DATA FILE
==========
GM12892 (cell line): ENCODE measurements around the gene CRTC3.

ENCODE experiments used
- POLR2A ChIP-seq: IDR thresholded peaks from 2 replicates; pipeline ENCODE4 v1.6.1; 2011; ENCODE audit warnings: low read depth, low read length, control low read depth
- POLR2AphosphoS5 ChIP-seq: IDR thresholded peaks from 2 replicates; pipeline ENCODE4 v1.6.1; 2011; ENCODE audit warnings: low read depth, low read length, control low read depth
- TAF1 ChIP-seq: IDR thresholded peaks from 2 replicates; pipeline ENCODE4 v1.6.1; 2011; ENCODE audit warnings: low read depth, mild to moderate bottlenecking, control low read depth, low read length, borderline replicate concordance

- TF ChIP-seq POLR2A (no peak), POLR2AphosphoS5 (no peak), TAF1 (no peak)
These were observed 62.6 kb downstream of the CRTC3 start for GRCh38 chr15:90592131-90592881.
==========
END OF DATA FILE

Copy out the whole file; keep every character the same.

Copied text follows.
GM12892 (cell line): ENCODE measurements around the gene CRTC3.

ENCODE experiments used
- POLR2A ChIP-seq: IDR thresholded peaks from 2 replicates; pipeline ENCODE4 v1.6.1; 2011; ENCODE audit warnings: low read depth, low read length, control low read depth
- POLR2AphosphoS5 ChIP-seq: IDR thresholded peaks from 2 replicates; pipeline ENCODE4 v1.6.1; 2011; ENCODE audit warnings: low read depth, low read length, control low read depth
- TAF1 ChIP-seq: IDR thresholded peaks from 2 replicates; pipeline ENCODE4 v1.6.1; 2011; ENCODE audit warnings: low read depth, mild to moderate bottlenecking, control low read depth, low read length, borderline replicate concordance

- TF ChIP-seq POLR2A (no peak), POLR2AphosphoS5 (no peak), TAF1 (no peak)
These were observed 62.6 kb downstream of the CRTC3 start for GRCh38 chr15:90592131-90592881.